If You Don’t Led Lights Now, You’ll Hate Yourself Later

If You Don’t Led Lights Now, You’ll Hate Yourself…

Whereas the marketplace for colored (Red, Green, Blue) RGB LEDs is more developed, the market for white LEDs continues to be growing. Why? When you think about industries that still rely on white, non-LED lighting, such as for example televisions, automotive manufacturers, computer monitors, notebook computers, LCD backlights, etc., you can understand the push to end up being the leader in white LED manufacturing.

Lots of people are surprised that a business would pass up a revenue generating opportunity that converting a home or business to LED would create. However, just because replacement white LED bulbs and retrofits are finally on the market, does not mean that they should be on your immediate shopping list. In very easy terms, the marketplace for colored and color-changing LEDs is mature. While engineers remain finding ways to make them brighter and more efficient, the ultimate goal of the LED industry is in developing volume production of high-efficiency, high-brightness white LEDs.

It may be easier to think of colored LEDs (RGB) and white LEDs with regard to another industry: Automotive. RGB LEDs are just like the internal combustion engine: Reliable, abundant, simple to operate and manufacture, and fairly well toned in terms of the prospect of new or breakthrough technologies. There are lots on manufacturers and each has their very own set of patents and “tricks of the trade” to help give themselves some marketing leverage over the competition. White LEDs are just like the alternative energy industry for transportation: Quite varied, still relatively “new”, still having to be market proven, more expensive, more challenging to control.

There are plenty of manufacturers, each utilizing a different technology or mix of technologies to achieve what they believe may be the “another big thing.” Following this analogy, RGB LEDs are mature enough to compete on cost alone and the drop in costs is what fuels new applications for colored LEDs that was not considered previously. White LEDs, on the other hand are still developing technically and really should not be shopped based on cost alone. The necessity for quality and longevity is what fuels the further research and development into white LEDs.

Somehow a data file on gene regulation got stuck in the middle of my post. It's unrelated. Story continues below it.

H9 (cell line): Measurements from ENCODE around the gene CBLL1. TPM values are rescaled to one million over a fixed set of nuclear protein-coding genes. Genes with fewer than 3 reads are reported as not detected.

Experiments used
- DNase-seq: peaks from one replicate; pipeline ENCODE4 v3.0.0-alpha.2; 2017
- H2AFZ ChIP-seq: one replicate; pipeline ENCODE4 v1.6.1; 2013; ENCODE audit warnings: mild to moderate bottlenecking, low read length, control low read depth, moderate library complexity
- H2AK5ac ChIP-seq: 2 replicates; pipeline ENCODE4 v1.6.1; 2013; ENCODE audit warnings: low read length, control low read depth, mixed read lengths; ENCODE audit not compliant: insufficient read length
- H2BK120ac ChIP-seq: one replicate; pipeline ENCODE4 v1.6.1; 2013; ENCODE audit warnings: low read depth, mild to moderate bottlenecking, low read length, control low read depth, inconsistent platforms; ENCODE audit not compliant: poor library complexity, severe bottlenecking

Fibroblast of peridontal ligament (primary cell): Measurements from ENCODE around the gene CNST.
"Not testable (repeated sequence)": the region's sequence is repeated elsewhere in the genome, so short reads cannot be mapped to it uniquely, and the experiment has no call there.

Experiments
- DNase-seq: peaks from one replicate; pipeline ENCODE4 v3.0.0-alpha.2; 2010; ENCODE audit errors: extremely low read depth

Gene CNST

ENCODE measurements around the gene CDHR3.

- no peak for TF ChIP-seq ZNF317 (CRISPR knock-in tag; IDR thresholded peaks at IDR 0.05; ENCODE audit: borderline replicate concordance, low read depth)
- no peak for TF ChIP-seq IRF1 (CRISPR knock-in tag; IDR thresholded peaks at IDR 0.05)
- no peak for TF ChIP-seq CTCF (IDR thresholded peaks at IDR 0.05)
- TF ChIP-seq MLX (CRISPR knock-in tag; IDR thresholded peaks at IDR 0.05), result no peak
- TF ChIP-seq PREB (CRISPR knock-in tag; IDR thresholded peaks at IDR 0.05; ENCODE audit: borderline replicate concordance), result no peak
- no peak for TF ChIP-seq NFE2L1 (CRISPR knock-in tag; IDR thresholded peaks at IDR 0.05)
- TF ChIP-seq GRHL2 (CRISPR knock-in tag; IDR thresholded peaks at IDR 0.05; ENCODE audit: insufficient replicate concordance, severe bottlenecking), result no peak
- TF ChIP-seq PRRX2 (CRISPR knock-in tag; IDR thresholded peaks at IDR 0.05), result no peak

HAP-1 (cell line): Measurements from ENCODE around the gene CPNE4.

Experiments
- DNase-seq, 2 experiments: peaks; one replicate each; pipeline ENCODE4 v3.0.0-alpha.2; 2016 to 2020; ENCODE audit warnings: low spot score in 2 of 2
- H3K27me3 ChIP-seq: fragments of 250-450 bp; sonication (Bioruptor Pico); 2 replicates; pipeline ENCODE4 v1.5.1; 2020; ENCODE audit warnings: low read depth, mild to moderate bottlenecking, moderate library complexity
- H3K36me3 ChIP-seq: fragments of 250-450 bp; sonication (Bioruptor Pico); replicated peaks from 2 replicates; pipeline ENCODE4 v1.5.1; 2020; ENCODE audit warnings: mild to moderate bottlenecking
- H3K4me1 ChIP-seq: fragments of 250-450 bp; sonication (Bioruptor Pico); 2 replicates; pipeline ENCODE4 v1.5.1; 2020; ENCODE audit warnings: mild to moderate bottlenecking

Because there are so many variables that require to be considered, making a quick and easy recommendation about transitioning to white LEDs isn’t possible. To obtain a jump start on the near future, consider every lighting source in each room and establish what it’s primary purpose is. Once you have done this, review the following what to help determine where on the priority purchase-list each replacement ought to be. Here are some general guidelines to help you determine if an LED upgrade may be the right choice for you personally:

1.) Is the lighting located in a house where the primary resident is older or has mobility issues?

If the LED replacement produces adequate light levels, LED alternatives are perfect for use in homes where safety is a top priority. Understanding that an ill or older person will not have to change a burned-out lamp again can offer peace-of-mind.

2.) Is initial cost a primary element in determining if you are going to upgrade?

The existing nature of the white LED market implies that prices are still relatively high, especially compared to traditional lighting. Being an early adopter means paying a premium; are you more comfortable with knowing you might have paid less for the same technology if you had waited?

3.) May be the light located in bright daytime sunlight or an area of high heat?

High degrees of heat will noticeably shorten the lifespan of any LED, especially white LEDs. When considering LEDs, try to make sure that both the fixture and the positioning allow for adequate passive cooling in order to avoid color-shift and longevity issues. That is a much bigger concern when contemplating retrofit bulbs versus considering a “total package” LED fixture and lamp.

4.) Are you needing to decrease the heat output from the traditional light source?